The question was:
Would you save one 5-year-old child from a burning building, or save 1,000 embryos.
The honest answer, which reportedly has never been realized, demonstrates that so-called Right-To-Life advocates are not what they profess to be and can not in all honesty insist that others conform to their Right-To-Life demands.
But to me this question exposes a possibly more fundamental hypocrisy.
Continue reading “Answering the Question”
The New York Times continues to offer age-old questions that can be answered in as may ways as the wind blows. This week it was Should Literature Be Considered Useful? This, of course, begs the question of whether we should consider this question useful, let alone ask what we mean by literature. I suppose no one would even consider asking if art was useful (a good painting can hide those pesky nail holes left by the not-as-good painting you gave to the Animal Shelter for their annual fund raiser).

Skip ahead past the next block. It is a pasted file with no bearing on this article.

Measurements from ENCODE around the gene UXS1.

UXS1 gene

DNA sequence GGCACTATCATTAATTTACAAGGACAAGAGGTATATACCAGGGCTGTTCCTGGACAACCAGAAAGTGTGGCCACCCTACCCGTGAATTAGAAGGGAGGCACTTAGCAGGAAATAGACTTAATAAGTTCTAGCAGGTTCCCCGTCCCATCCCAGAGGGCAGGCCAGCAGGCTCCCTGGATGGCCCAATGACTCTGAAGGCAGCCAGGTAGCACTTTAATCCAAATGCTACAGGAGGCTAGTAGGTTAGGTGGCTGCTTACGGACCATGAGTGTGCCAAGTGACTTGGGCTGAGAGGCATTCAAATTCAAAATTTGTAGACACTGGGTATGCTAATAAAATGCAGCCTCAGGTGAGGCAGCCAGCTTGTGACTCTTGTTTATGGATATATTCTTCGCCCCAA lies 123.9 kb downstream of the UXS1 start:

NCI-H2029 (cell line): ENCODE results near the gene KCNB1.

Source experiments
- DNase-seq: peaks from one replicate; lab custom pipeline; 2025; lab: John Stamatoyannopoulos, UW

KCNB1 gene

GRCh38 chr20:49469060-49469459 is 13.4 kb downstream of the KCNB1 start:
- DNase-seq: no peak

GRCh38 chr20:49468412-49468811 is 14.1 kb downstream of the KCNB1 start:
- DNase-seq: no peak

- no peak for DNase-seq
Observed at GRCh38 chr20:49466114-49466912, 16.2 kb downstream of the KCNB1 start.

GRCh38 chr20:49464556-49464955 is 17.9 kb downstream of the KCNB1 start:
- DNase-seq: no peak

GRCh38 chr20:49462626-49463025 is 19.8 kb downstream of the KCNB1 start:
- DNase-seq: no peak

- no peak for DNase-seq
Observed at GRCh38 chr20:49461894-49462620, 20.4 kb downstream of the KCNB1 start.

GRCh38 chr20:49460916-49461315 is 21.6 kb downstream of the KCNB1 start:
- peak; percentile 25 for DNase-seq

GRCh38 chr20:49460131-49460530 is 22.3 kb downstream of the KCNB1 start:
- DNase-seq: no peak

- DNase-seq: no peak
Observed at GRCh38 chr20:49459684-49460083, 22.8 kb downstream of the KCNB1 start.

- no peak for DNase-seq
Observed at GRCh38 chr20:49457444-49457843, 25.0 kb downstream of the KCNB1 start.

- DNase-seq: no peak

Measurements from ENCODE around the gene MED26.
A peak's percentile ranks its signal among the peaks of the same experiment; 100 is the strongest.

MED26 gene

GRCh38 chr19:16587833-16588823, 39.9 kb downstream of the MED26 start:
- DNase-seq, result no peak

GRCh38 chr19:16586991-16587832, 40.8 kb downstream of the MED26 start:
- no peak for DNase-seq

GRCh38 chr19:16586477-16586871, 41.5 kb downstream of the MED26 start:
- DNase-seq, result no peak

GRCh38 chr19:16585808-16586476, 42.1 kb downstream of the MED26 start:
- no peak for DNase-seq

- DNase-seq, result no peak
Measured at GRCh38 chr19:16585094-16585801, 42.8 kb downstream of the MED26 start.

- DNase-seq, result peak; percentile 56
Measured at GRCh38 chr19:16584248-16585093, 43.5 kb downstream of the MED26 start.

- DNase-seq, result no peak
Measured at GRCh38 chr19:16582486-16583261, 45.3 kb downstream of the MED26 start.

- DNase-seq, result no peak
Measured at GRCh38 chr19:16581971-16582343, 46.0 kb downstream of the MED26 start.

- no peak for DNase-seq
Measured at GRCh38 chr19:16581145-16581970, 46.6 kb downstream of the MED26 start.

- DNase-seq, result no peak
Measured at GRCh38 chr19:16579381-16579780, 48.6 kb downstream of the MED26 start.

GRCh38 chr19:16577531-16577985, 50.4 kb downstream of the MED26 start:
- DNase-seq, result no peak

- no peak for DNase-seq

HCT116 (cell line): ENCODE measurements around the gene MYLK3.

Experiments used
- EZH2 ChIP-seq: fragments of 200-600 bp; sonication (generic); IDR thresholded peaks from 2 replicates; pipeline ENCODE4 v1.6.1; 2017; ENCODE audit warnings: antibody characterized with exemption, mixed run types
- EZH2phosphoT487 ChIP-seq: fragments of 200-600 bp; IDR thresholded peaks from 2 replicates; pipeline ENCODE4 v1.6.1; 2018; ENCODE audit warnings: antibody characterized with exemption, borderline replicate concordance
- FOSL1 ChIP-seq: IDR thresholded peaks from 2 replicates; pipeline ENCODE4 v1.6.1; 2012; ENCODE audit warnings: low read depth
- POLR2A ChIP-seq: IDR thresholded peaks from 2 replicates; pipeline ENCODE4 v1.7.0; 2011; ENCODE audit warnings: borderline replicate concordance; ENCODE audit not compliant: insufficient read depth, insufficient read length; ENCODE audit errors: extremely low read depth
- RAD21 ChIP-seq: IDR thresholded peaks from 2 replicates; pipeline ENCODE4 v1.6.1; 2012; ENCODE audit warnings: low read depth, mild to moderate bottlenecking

Doing a mind dump about literature I know that it generates many jobs—writer, publisher, editor, bookseller, etc.—and has a huge secondary market in the folks that purchase the books, read the books, and study the books in school (not to mention the billions and billions of reading groups on the internet). But what do they say in Bookends?
Continue reading “An ice-axe to break the sea frozen inside us”
I don’t know if this qualifies as a reblog or just plain stealing. If the gendarmes drag me off to the slam, I hope I was at least instrumental in spreading the message.
On his cartoon blog Zen Pencils, Gavin Aung Than turns inspirational quotes into comic strips. For his newest strip, he illustrated a quote from Bill Watterson’s 1990 speech at Kenyon College in the style of Calvin and Hobbes, which Than considers “the greatest comic strip of all time.” The comic strip below “is basically the story of my life,” Than writes, “except I’m a stay-at-home-dad to two dogs.” You can read more at Zen Pencils, where this comic originally appeared.
Continue reading “A Satisfied Life”